Why Won't Gigi Hadid Become the Role Model We Know She Could Be?

gigi hadid red carpet
credit: Emma McIntyre/Getty Images for Rihanna's Savage X Fenty Show Vol. 3 Presented by Amazon Prime Video

Gigi Hadid has rarely shied away from the spotlight. She’s truly embraced her supermodel status over the years. But the one thing she hasn’t seemed to accept? Her potential as a role model for Muslim American girls.

On The Today Show this morning, Gigi was asked what her huge platform means to her, and if she has the desire to use it to speak out about prevalent (ahem, political) issues.

Gigi kind of skirted around this question and said,

“I think it’s easiest to speak out when it comes from a place that’s genuine, and that’s something that changes for me through my life: what’s important to me.”

Her answer came across as wishy-washy and really made me wish she was firmer in her opinions and shared them with her followers.

Her interview continued on and she spoke about her collaboration with Reebok on the Perfect Never campaign, which aims to counter the idea that models are flawless and to discourage girls from comparing themselves to seemingly perfect celebrities.

It’s a great campaign for Gigi’s audience, but I wish she was putting this energy into an issue that would almost create a shock value for her fanbase, one that would really start a critical conversation, i.e. Islamaphobia.

Gigi has 36 million Instagram followers. Her platform as a supermodel, businesswoman, and as the face of Maybelline is huge. Despite Gigi being of Muslim and Palestinian descent (on her father’s side), her fanbase is a good portion white girls. Her voice against this administration and the growing Islamophobia in our country would be so, so valuable.

It’s not as if she’s ignored the topic completely. Back in January, Gigi and her sister Bella marched at the #NoBanNoWall protest in NYC.

And after the New York terror attack earlier this month, she replied to a racist and disgusting tweet that condemned Muslim women for wearing Hijabs after the truck attack that killed eight people.

We’ve gotten glimpses into Gigi’s passion for defending her heritage and speaking out against Islamophobia, but I can’t help but want more. In fact, I think we need more. Especially from a supermodel so ingrained in the mainstream group of celebs. (See: Kendall and Kylie Jenner, Taylor Swift, Selena Gomez, etc.)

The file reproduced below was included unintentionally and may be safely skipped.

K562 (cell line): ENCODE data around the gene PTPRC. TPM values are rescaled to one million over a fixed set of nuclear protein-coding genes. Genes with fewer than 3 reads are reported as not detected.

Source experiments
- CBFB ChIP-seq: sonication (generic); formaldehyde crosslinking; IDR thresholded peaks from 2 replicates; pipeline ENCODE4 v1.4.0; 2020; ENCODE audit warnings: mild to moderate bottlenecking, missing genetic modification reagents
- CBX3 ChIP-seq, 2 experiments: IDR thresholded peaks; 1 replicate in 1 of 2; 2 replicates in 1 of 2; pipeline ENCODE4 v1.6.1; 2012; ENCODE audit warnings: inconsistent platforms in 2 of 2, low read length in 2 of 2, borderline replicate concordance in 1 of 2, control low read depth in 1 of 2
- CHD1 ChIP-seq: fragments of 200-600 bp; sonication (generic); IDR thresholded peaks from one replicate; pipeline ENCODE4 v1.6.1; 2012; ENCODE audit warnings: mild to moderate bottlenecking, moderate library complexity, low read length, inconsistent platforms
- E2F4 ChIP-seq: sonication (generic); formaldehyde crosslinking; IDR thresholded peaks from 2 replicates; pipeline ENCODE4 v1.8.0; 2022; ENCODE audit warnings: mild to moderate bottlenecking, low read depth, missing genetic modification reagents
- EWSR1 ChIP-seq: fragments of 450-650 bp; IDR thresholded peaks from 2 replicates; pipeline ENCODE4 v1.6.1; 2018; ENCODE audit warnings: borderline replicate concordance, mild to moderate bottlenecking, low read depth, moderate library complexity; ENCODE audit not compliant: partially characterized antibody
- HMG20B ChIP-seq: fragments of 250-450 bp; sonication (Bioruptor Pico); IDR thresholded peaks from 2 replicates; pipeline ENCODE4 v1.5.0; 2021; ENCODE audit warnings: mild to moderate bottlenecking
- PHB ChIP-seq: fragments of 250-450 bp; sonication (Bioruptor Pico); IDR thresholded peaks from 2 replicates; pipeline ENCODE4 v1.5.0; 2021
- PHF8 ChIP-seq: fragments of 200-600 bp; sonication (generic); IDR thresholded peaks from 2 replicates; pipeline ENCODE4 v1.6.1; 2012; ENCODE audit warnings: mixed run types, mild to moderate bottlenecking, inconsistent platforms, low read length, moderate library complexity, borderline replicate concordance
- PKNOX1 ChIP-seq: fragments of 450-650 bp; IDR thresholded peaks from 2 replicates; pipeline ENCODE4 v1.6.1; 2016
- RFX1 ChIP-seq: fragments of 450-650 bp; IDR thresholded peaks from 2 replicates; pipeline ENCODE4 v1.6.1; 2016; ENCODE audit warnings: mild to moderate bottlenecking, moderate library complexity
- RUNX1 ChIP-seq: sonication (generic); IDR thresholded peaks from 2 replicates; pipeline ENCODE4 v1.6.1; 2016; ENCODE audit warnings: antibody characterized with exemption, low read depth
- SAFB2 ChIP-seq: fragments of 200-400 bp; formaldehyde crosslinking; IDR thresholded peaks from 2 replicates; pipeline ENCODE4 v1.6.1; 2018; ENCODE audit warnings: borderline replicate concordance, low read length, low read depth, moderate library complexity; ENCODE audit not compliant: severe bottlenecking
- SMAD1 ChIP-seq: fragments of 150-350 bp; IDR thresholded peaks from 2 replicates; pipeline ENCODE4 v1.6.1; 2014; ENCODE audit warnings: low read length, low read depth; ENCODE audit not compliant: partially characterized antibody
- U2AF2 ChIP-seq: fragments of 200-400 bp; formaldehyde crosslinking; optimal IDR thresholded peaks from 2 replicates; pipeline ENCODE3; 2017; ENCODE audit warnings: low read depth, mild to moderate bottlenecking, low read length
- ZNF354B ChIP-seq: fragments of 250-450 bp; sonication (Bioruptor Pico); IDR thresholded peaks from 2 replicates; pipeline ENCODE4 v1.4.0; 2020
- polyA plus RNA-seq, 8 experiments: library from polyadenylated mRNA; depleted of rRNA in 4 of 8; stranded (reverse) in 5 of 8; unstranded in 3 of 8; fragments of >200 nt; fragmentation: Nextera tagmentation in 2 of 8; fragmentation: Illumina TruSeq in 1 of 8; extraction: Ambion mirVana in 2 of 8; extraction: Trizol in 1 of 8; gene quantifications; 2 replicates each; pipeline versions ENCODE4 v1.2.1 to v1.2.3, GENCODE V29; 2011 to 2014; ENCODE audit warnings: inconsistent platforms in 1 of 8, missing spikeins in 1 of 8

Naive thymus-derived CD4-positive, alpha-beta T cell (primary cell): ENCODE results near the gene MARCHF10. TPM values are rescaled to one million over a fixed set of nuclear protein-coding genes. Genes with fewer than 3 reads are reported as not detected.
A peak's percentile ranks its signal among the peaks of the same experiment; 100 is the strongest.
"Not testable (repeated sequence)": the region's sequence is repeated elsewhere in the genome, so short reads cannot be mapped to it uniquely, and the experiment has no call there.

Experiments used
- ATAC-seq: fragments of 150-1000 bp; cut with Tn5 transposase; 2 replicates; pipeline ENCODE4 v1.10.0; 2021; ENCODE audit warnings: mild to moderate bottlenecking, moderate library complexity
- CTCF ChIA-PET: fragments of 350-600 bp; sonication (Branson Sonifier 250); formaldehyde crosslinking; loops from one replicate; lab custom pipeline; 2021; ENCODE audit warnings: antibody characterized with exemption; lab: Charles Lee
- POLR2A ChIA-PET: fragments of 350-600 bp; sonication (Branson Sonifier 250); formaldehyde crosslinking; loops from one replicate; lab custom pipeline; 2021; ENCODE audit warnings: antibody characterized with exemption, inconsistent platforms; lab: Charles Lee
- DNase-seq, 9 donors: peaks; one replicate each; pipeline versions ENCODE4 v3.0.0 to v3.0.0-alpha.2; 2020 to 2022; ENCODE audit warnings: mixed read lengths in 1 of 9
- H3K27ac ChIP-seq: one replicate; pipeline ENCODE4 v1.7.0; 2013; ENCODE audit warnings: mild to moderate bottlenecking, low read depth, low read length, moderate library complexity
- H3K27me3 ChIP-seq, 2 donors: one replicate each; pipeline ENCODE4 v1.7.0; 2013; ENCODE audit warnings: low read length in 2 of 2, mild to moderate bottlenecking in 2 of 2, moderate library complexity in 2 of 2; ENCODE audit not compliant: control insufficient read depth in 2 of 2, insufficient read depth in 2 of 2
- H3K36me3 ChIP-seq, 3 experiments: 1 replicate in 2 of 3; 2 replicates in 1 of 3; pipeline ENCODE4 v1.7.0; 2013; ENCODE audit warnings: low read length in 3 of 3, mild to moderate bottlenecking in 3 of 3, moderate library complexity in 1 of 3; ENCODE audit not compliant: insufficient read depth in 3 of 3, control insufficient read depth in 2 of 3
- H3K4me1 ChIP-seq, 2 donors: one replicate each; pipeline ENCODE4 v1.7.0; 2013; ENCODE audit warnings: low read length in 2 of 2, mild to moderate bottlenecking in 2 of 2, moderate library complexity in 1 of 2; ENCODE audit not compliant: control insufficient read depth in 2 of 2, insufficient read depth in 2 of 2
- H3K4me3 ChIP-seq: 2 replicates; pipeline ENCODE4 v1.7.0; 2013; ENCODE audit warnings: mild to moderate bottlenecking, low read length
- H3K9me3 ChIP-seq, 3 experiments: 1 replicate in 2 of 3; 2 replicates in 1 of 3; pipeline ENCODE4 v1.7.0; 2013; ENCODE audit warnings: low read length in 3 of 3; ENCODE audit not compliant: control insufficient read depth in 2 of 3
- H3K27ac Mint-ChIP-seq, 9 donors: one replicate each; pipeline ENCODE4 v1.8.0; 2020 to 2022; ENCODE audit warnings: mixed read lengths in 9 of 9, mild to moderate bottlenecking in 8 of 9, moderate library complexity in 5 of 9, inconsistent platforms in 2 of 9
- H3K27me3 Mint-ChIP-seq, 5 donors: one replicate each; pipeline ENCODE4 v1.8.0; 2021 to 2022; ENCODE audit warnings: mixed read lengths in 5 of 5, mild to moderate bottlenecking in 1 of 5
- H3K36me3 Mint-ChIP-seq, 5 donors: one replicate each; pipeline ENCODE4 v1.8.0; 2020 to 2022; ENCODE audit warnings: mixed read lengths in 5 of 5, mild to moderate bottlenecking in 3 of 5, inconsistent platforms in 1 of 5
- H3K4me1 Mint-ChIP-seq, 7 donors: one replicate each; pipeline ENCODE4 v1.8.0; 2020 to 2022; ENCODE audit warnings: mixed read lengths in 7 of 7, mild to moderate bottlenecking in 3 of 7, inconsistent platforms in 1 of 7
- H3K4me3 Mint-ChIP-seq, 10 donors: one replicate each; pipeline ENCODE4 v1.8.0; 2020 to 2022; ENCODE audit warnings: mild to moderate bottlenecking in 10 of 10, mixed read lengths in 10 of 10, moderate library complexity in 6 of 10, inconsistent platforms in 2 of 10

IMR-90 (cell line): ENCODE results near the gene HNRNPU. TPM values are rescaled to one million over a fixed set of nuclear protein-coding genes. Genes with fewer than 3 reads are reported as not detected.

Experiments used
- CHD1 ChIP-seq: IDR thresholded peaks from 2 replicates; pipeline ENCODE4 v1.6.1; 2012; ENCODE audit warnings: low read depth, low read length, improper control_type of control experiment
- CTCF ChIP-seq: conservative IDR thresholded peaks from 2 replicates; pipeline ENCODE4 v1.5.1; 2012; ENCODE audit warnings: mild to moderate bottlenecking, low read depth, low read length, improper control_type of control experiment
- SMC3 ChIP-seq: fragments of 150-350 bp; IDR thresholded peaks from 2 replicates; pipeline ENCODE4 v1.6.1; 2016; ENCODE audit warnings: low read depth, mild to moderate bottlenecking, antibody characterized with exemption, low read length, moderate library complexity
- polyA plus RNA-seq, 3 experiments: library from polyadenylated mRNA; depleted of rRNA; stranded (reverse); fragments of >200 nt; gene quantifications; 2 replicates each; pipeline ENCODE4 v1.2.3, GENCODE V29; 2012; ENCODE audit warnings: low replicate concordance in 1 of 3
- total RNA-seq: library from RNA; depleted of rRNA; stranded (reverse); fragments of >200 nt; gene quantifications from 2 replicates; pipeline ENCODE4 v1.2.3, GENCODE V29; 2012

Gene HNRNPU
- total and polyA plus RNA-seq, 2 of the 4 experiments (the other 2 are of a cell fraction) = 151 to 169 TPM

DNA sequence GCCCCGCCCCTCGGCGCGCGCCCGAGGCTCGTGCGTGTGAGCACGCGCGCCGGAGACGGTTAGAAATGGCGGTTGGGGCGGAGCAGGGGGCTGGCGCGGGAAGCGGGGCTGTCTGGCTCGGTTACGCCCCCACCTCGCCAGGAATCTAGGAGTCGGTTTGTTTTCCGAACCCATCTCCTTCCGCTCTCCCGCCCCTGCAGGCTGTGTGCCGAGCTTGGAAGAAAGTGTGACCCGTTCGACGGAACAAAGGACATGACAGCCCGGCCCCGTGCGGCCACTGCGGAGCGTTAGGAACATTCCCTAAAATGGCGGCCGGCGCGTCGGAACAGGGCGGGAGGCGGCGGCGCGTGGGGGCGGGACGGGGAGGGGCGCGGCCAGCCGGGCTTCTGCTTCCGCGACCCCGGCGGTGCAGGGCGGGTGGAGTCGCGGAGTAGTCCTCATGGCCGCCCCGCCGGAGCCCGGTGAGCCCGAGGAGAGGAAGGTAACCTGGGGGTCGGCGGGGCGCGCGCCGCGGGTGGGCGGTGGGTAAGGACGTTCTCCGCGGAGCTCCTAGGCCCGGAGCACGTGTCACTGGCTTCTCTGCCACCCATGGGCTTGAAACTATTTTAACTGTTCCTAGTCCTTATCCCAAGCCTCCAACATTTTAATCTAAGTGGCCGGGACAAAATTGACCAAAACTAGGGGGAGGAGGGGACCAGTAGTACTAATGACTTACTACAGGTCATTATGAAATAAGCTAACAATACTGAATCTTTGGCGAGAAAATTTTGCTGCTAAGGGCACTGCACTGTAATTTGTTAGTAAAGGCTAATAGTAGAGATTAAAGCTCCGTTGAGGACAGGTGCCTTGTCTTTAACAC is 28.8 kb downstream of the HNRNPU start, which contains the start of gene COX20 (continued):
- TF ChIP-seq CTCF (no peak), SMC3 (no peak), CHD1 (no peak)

To have Gigi, an adored Instagram star and Victoria’s Secret queen, post about Islamophobia or use her platform to counter online racism, and maybe even share her personal stories about Islamophobia, could prove to those who are ignorant that it’s real and it’s damaging. It would be so effective for her fanbase.

I don’t mean to generalize or attack Gigi’s fans; it’s just that her reach is so large and it’s important for these upcoming or current voters to be exposed to real accounts of Islamophobia. The resistance by the beautiful model they see every day in their Instagram feeds could be a game-changer.

Demanding activism from celebrities is a heavily disputed subject, but we’ve seen the general opinion become clearer and clearer over the past yearr with our increasing need for public resistance.

(It would also be great if she had an open convo with Kendall on racism, too.)

‘Hadid’ is a name that sparks Islamophobia. Gigi is massive; she’s a part of one of the most adored celebrity couples right now, she collaborates with giant corporations, she was just named Glamour‘s Woman of the Year. Tie her platform and her heritage together, and you could have someone with a voice against Islamophobia that would be loud enough to reach corners of the world where ignorance might be the hardest to penetrate. If only she could learn to use it.

Anne Catherine Demere
Anne Catherine Demere is an intern with Femestella. She is almost too passionate about pop culture and the entertainment industry and she loves to write about it. One of her favorite things is when feminism and pop culture overlap. She's either starting a new TV show or in class, there's no in between. And those two rarely coincide.